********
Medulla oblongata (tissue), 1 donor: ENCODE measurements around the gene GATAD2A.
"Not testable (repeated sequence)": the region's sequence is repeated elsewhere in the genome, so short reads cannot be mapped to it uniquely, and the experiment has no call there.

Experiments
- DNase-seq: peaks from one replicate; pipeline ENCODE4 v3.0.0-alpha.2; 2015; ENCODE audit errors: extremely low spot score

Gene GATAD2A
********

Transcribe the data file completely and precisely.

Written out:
Medulla oblongata (tissue), 1 donor: ENCODE measurements around the gene GATAD2A.
"Not testable (repeated sequence)": the region's sequence is repeated elsewhere in the genome, so short reads cannot be mapped to it uniquely, and the experiment has no call there.

Experiments
- DNase-seq: peaks from one replicate; pipeline ENCODE4 v3.0.0-alpha.2; 2015; ENCODE audit errors: extremely low spot score

Gene GATAD2A